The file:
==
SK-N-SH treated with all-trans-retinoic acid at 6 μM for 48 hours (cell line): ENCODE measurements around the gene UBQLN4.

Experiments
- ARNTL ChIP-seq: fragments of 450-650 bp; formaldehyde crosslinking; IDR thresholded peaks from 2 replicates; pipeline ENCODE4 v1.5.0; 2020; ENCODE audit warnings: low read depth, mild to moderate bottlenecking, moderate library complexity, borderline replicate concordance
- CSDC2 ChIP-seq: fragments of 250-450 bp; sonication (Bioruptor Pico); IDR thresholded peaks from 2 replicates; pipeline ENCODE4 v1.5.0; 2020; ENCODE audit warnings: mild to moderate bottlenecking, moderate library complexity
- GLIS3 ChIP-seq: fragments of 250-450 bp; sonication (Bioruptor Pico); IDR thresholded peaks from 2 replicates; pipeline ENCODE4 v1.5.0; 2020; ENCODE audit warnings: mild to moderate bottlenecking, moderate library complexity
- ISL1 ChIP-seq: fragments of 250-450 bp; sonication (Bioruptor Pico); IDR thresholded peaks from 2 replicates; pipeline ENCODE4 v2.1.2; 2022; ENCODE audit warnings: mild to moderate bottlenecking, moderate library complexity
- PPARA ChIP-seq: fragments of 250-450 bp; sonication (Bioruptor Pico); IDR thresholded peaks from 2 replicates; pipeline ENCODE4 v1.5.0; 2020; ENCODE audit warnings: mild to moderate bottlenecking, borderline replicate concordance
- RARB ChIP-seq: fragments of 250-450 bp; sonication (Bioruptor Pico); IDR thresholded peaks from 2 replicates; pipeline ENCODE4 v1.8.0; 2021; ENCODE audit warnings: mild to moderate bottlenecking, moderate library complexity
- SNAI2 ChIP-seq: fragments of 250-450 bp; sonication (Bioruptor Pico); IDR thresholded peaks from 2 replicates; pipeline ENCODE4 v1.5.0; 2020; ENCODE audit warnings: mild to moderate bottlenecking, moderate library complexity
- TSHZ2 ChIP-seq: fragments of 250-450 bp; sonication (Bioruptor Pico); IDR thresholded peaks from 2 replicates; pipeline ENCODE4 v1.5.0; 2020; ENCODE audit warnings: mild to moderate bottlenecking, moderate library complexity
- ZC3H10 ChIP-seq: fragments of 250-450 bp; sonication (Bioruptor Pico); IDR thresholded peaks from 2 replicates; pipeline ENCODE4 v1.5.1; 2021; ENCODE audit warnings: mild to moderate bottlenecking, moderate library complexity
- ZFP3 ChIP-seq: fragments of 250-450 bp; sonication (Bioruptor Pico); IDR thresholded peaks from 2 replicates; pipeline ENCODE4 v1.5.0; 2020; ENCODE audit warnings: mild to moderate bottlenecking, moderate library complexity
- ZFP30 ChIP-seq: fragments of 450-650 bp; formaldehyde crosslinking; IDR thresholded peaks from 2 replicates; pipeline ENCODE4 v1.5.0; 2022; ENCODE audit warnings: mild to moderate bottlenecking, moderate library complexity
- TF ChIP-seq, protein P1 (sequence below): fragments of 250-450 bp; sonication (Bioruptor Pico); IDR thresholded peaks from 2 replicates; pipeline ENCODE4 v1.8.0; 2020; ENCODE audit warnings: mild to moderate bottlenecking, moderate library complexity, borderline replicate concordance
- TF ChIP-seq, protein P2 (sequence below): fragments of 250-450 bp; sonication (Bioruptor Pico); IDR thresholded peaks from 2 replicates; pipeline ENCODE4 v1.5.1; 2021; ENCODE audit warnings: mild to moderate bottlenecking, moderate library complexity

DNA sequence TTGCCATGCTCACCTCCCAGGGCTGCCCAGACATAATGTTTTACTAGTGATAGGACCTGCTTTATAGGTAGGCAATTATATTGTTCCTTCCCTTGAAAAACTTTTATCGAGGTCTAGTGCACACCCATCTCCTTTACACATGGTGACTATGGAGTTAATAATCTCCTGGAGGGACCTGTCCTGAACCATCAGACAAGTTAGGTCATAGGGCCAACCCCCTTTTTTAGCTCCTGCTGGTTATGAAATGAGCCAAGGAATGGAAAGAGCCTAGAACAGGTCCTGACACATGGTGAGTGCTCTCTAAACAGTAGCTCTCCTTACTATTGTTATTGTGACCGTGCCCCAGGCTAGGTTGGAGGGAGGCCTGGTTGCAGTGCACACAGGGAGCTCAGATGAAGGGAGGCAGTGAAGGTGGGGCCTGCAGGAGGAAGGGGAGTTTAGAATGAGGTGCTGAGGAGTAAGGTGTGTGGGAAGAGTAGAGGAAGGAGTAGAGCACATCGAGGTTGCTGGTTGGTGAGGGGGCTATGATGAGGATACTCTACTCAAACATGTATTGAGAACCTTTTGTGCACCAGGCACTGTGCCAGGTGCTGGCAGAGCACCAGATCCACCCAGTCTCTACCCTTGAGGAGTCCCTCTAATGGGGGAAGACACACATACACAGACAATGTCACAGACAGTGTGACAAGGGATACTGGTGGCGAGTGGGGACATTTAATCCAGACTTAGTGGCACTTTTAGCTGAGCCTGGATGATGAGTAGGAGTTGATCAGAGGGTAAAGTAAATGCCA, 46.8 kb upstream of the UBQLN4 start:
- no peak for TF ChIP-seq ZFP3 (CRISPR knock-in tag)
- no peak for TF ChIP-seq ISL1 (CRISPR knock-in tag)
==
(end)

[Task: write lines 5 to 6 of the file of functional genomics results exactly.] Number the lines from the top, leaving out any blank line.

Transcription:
- GLIS3 ChIP-seq: fragments of 250-450 bp; sonication (Bioruptor Pico); IDR thresholded peaks from 2 replicates; pipeline ENCODE4 v1.5.0; 2020; ENCODE audit warnings: mild to moderate bottlenecking, moderate library complexity
- ISL1 ChIP-seq: fragments of 250-450 bp; sonication (Bioruptor Pico); IDR thresholded peaks from 2 replicates; pipeline ENCODE4 v2.1.2; 2022; ENCODE audit warnings: mild to moderate bottlenecking, moderate library complexity